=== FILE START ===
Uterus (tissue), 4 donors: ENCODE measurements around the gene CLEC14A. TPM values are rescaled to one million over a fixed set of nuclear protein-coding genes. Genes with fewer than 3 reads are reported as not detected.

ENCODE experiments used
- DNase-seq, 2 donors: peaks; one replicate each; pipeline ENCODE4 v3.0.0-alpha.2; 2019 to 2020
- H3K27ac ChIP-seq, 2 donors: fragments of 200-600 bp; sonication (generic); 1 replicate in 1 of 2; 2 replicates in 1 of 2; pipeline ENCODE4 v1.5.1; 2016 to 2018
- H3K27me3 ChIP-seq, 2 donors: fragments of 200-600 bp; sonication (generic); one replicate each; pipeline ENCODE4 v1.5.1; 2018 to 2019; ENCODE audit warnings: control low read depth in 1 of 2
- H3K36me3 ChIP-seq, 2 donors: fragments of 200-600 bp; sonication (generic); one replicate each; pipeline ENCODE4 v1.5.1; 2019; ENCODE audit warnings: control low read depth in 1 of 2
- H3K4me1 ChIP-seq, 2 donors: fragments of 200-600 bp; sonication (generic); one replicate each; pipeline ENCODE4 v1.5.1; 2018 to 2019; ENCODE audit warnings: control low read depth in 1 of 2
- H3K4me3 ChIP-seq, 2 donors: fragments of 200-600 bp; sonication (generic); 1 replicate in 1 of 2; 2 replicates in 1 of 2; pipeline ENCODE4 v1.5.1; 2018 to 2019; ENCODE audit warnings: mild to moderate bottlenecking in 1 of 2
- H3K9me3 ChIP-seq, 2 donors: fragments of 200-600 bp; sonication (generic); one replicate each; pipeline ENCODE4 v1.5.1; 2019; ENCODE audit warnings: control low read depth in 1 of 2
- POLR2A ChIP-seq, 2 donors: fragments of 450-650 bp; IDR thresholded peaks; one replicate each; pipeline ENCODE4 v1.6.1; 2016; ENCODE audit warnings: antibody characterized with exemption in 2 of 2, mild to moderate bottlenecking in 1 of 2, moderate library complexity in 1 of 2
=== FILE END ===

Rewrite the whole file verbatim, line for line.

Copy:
Uterus (tissue), 4 donors: ENCODE measurements around the gene CLEC14A. TPM values are rescaled to one million over a fixed set of nuclear protein-coding genes. Genes with fewer than 3 reads are reported as not detected.

ENCODE experiments used
- DNase-seq, 2 donors: peaks; one replicate each; pipeline ENCODE4 v3.0.0-alpha.2; 2019 to 2020
- H3K27ac ChIP-seq, 2 donors: fragments of 200-600 bp; sonication (generic); 1 replicate in 1 of 2; 2 replicates in 1 of 2; pipeline ENCODE4 v1.5.1; 2016 to 2018
- H3K27me3 ChIP-seq, 2 donors: fragments of 200-600 bp; sonication (generic); one replicate each; pipeline ENCODE4 v1.5.1; 2018 to 2019; ENCODE audit warnings: control low read depth in 1 of 2
- H3K36me3 ChIP-seq, 2 donors: fragments of 200-600 bp; sonication (generic); one replicate each; pipeline ENCODE4 v1.5.1; 2019; ENCODE audit warnings: control low read depth in 1 of 2
- H3K4me1 ChIP-seq, 2 donors: fragments of 200-600 bp; sonication (generic); one replicate each; pipeline ENCODE4 v1.5.1; 2018 to 2019; ENCODE audit warnings: control low read depth in 1 of 2
- H3K4me3 ChIP-seq, 2 donors: fragments of 200-600 bp; sonication (generic); 1 replicate in 1 of 2; 2 replicates in 1 of 2; pipeline ENCODE4 v1.5.1; 2018 to 2019; ENCODE audit warnings: mild to moderate bottlenecking in 1 of 2
- H3K9me3 ChIP-seq, 2 donors: fragments of 200-600 bp; sonication (generic); one replicate each; pipeline ENCODE4 v1.5.1; 2019; ENCODE audit warnings: control low read depth in 1 of 2
- POLR2A ChIP-seq, 2 donors: fragments of 450-650 bp; IDR thresholded peaks; one replicate each; pipeline ENCODE4 v1.6.1; 2016; ENCODE audit warnings: antibody characterized with exemption in 2 of 2, mild to moderate bottlenecking in 1 of 2, moderate library complexity in 1 of 2